Rrose Selavy, a play on c'est la vie, was an integral part of Duchamp's life. She was his alter ego, and he often signed her name to his art. His friend the photographer Man Ray took a photograph of Duchamp impersonating her. In the poem, "Rrose Selavy No Longer Sings La Vie En Rose," Bauer writes "& I tell you my heart may belong to da-da, but even an alter ego needs l'amour."

Though Field Guide to the Ineffable: Poems on Marcel Duchamp has a narrow focus, its appeal is wide. Readers who enjoy unconventional puns, creative formal strategies, and rich humor will appreciate this series of poems which won the l999 Snail's Pace Press Poetry Competition for previously published poets.

— Barbara Boncek




Poems From Cave 17: Selected Poems 1989 - l996
by Dorothea Grossman
Self-published. No price.

Poems From Cave 17, Dorothea Grossman's second "compilation," looks with gentleness at love, home, nature, and the Jewish comedian Henny Youngman. Some of these poems are untitled and many are one- or two-sentence metaphors or similes. "The city is a puddle of sequins at my feet; I want to slurp it, idiotically like Godzilla." Others show Grossman's talent for looking at, through, and beyond the ordinary, which is made vivid through fresh descriptions and unusual adjectives: "On a navy-blue night/ in this eccentric climate, " say, or "In vowel-rich Balboa."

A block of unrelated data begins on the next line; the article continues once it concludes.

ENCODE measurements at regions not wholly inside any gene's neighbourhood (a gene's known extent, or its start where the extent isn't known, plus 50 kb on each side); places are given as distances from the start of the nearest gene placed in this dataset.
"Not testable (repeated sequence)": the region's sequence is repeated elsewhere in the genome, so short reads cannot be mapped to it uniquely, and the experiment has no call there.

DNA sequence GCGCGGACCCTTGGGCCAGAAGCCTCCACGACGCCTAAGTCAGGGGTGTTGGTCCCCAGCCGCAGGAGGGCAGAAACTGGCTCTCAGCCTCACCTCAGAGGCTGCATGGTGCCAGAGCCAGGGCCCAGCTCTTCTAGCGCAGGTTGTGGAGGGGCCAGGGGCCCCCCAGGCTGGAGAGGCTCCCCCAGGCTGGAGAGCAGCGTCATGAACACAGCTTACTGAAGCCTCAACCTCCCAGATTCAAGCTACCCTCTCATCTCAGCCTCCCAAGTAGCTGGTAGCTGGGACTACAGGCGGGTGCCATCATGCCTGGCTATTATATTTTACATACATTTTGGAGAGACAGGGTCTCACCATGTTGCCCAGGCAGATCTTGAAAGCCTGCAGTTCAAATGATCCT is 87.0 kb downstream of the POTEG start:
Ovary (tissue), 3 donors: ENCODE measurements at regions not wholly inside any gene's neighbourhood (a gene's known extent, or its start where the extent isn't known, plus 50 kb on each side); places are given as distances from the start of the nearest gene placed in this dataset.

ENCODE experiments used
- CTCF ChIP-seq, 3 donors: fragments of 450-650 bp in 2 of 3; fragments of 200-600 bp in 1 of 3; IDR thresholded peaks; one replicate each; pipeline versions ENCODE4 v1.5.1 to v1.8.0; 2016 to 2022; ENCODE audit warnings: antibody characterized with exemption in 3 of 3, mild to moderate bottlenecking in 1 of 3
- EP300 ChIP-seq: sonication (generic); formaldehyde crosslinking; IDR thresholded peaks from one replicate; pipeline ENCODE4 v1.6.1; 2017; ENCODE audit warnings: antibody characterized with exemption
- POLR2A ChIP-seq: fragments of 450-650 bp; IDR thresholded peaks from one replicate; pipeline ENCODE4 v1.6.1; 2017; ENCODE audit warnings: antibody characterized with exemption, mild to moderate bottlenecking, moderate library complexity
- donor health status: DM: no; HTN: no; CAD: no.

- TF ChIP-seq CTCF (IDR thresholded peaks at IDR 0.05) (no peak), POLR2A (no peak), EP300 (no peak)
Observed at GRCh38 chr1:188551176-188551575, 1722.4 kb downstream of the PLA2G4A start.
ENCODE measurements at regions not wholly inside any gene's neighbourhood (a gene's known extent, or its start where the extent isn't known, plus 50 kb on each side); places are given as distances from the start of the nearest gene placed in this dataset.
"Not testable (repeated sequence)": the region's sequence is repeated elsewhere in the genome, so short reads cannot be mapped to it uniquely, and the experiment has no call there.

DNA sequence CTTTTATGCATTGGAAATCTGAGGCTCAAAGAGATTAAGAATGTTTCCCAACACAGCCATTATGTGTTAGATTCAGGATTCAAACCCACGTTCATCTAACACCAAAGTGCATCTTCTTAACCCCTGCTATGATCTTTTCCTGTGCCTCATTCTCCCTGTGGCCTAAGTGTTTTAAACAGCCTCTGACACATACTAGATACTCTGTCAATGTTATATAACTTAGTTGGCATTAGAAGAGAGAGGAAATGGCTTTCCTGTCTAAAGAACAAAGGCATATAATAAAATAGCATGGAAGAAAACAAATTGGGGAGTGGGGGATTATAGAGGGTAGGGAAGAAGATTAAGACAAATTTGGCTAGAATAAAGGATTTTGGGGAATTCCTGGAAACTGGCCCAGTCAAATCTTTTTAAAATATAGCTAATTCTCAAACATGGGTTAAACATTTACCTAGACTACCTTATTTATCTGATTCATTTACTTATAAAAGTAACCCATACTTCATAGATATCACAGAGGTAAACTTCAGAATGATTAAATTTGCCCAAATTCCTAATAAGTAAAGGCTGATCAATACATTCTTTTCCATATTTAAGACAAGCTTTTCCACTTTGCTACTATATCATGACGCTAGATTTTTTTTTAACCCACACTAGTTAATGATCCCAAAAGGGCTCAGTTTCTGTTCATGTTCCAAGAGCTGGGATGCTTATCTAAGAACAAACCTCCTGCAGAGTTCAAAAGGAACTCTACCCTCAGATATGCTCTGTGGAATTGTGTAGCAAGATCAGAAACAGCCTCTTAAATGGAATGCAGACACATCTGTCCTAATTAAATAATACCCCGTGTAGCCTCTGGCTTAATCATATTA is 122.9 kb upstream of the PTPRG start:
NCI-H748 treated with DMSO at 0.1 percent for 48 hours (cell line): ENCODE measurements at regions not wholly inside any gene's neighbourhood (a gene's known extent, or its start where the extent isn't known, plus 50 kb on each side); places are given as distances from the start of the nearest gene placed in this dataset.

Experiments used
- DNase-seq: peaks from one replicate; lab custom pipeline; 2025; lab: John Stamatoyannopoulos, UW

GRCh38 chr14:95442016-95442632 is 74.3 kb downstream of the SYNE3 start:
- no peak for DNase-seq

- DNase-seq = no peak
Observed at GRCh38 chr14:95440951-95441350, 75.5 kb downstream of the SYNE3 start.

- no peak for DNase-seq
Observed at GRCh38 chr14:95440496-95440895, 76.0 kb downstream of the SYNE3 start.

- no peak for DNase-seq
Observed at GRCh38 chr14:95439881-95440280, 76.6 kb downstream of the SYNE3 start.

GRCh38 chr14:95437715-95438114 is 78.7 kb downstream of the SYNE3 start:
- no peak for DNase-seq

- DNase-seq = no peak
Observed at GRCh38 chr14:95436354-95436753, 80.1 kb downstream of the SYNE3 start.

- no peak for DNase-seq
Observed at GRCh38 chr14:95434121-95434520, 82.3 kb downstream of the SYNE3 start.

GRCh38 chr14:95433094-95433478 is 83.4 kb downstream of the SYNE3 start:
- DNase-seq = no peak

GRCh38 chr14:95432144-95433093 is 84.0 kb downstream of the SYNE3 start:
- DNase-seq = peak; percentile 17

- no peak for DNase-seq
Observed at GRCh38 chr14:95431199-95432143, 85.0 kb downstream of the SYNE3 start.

Grossman was born and raised in Philadelphia and has spent time on both the east and west coasts. "Facing Steel Pier" begins in Atlantic City, New Jersey, in 1931 and ends in Santa Monica, California, in 1993. The following untitled poem was written in California and has the quality and resonance of a haiku but not its prescribed form. "Falling asleep, I think of the switchbacks at Big Sur meandering under the same moon with nobody watching".

In the last section of the book (Grossman's second) we meet Henny Youngman, one of the poet's favorite comedians. Many of "The Henny Youngman Poems" are short, sharp, and humorous. "Henny Youngman gave up wearing fur/ to become a man of the cloth."

Another poem lists Henny Youngman's five kinds of Jews:

Orthodox
Conservative
Reform
Reconstructionist
Buddhist.

Poems from Cave 17 is a gentle, easy book with no East Coast anger or West Coast angst. Those attuned to unusual description, good metaphor, and humorous observation will find these poems soothing, especially after a hard day. The poem "My Audience" perhaps summarizes the feeling Dorothea Grossman has for her readers:

There they are
spread out in front of me,
like flowers.
If I wore a kimono,
I would gather them up
in my sleeve.

— Barbara Boncek